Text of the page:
Keywords: conservation, ethnic enclaves, heritage, identity

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128 Comparative Study of Globalization and Homogenous Society: South Korea and Greek Society Reaction to Foreign Culture

Authors: Putri Mentari Racharjo

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The development of current technology is simplifying globalization process. An easier globalization process and mobilization are increasing interactions among individuals and societies in different countries. It is also easier for foreign culture to enter a country and create changes to the society. Differences brought by foreign culture will most likely affect any society. It will be easier for heterogeneous society to accept new culture, considering that they have various cultures, and they are used to differences. So it will be easier for a heterogeneous society to accept new culture as long as the culture is not contrary to their essential values. However for a homogenous society, where they have only one language and culture, it will take a longer adjustment time to fully accept the new culture. There will be a tendency for homogenous societies to react in a more negative way to new culture. Greece and South Korea are the examples for homogeneous societies. Greece, a destination country for immigrants, is having a hard time adjusting themselves to accept many immigrants with many cultures. There are various discrimination cases of immigrants in Greece, when the Greek society cannot fully accept the new culture brought by immigrants. South Korea, a newly popular country with K-pop and K-dramas, is attracting people from all over the world to come to South Korea. However a homogenous South Korean society is also having a hard time to fully accept foreign cultures, resulting in many discrimination cases based on race and culture in South Korea. With a qualitative method through a case study and literature review, this article will discuss about Greek and South Korean societies reaction to new cultures as an effect of globalization.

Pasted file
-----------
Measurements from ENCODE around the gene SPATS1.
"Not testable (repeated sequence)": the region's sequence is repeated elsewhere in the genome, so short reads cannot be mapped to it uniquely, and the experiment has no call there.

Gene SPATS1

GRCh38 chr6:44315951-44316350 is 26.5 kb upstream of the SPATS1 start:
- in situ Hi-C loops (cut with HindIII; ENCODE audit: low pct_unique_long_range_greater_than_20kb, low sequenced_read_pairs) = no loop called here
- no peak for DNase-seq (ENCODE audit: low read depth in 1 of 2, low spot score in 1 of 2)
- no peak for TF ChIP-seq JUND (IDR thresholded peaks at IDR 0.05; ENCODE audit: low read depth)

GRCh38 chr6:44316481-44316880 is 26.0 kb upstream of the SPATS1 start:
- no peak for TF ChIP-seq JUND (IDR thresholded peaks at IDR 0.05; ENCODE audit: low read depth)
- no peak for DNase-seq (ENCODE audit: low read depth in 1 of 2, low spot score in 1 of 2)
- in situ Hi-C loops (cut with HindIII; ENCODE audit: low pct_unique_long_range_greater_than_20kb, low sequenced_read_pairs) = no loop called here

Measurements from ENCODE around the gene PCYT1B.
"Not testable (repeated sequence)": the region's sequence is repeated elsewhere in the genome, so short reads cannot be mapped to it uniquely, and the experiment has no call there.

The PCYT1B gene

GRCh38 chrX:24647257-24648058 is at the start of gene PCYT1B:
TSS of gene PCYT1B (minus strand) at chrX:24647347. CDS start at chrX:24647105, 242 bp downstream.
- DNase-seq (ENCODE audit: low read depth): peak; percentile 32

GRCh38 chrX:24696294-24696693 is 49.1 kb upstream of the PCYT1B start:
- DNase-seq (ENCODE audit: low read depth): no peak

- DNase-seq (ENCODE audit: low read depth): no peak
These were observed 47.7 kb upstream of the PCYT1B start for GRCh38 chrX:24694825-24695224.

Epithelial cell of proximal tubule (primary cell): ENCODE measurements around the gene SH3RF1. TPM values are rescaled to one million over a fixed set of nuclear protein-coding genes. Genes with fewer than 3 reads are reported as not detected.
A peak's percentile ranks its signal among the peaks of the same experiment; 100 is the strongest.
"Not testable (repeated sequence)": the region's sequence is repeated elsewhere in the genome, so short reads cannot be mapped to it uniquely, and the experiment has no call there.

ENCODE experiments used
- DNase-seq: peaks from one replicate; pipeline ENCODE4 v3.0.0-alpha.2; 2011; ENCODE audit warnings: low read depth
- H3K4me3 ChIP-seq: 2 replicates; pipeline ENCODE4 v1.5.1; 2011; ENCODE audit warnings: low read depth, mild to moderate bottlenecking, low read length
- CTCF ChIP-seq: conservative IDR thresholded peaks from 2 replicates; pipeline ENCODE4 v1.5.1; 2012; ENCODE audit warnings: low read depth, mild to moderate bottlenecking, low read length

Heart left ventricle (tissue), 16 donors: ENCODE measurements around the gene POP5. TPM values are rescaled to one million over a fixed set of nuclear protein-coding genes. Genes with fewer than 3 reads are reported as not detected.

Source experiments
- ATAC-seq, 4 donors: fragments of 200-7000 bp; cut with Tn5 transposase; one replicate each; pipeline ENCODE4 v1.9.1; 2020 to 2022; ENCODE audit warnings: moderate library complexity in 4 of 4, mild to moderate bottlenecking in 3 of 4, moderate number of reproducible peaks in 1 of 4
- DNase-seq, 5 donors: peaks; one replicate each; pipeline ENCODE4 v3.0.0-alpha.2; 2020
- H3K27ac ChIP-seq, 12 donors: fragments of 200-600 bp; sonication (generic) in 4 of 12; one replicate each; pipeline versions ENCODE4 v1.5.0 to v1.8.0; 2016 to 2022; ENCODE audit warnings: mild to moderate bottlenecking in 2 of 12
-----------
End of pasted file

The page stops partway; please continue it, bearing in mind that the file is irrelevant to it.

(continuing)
Keywords: foreign culture, globalization, greece, homogenous society, South Korea

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127 Exploring the Cross-Cultural Practice of Transnational Community in Taiwan

Authors: Ya-Hsuan Wang

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This project of intercultural education aimed to explore pluricultural people’s interpretation and evaluation of the transnational community in Taiwan. Based on transnationalism and transculturalism, this study concerns the human right issues for immigrants and pluricultural people. Research participants as immigrants in Taiwan were asked about their typical thinking styles in the transnational community, their cultural integration in terms of transnational behaviors, and their collective memory of the transnational community. Interview questions included what key factors were involved in their identity negotiation, what roles the transnational community and collective memory would be for their identity negotiation and what were the positive or negative aspects impacting cross-border identity. Based on the experiences of pluricultural people and transnational communities, this project expected to enhance the depth and width of developing transcultural knowledge in textbook reform on History in K-12 schools. It is to transform cross-border identity into knowledge embedded with local culture in response to globalization and localization. The purpose of this paper is to portrait the cross-cultural practice of transnational community for Taiwan’s immigrants. It is to report their external socio-cultural expectation of ethnic economics, to understand their internal life course of national identity, and to clarify transnational community in relation to their cross-border identity. In conclusion, the cross-cultural practice of transnational community combined the external contexts such as ethnic economic interaction among transnational communities, social report and ethnic industry, and the internal contexts such as ethnic identity, language use, and collective memory in ethnic history.

Keywords: cross-cultural practice, immigrants, pluricultural people, transnational community

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126 Towards Better Integration: Qualitative Study on Perceptions of Russian-Speaking Immigrants in Australia

Authors: Oleg Shovkovyy

Abstract: